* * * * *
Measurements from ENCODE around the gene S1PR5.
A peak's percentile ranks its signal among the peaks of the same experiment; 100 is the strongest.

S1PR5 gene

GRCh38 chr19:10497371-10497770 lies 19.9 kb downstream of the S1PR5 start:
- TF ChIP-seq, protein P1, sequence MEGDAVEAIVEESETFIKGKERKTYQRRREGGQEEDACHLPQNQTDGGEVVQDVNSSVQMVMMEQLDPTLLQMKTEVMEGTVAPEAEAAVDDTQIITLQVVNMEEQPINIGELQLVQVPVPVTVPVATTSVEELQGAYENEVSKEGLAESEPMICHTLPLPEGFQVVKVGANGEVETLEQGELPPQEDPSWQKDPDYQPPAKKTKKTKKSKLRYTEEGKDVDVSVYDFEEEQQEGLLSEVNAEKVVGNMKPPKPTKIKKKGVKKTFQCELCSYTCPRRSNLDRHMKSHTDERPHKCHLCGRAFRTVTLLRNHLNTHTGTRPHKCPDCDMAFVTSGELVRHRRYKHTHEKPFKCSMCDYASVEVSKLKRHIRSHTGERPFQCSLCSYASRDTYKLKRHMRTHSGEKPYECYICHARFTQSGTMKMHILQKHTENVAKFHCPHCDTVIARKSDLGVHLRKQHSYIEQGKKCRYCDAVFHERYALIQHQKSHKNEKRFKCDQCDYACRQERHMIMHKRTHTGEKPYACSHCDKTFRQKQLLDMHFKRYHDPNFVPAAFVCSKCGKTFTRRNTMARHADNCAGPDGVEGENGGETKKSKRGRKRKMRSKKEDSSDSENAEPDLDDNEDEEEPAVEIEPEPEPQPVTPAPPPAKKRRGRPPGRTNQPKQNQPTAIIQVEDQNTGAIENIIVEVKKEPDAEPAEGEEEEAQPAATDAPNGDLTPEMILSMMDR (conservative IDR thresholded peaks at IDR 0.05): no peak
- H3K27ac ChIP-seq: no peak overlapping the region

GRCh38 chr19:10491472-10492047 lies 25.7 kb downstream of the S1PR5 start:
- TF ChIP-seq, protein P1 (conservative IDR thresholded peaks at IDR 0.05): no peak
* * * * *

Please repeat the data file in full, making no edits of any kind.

Measurements from ENCODE around the gene S1PR5.
A peak's percentile ranks its signal among the peaks of the same experiment; 100 is the strongest.

S1PR5 gene

GRCh38 chr19:10497371-10497770 lies 19.9 kb downstream of the S1PR5 start:
- TF ChIP-seq, protein P1, sequence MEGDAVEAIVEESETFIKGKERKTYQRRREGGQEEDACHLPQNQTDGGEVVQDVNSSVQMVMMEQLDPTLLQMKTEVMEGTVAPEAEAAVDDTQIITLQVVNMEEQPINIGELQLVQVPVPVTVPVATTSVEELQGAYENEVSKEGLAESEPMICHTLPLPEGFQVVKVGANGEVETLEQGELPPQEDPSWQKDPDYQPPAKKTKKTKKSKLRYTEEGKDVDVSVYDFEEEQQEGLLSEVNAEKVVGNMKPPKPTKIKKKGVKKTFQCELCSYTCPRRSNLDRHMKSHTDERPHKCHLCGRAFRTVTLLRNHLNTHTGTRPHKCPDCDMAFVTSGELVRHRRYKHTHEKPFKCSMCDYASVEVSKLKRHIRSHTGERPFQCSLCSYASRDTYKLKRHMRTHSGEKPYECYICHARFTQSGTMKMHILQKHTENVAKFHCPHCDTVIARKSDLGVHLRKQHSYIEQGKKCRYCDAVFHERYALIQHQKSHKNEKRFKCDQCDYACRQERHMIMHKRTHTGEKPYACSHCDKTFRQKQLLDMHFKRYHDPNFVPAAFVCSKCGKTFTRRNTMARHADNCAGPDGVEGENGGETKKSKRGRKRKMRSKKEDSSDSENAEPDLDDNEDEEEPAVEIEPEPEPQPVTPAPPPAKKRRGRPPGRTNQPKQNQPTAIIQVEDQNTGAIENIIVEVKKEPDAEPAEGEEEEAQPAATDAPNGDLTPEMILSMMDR (conservative IDR thresholded peaks at IDR 0.05): no peak
- H3K27ac ChIP-seq: no peak overlapping the region

GRCh38 chr19:10491472-10492047 lies 25.7 kb downstream of the S1PR5 start:
- TF ChIP-seq, protein P1 (conservative IDR thresholded peaks at IDR 0.05): no peak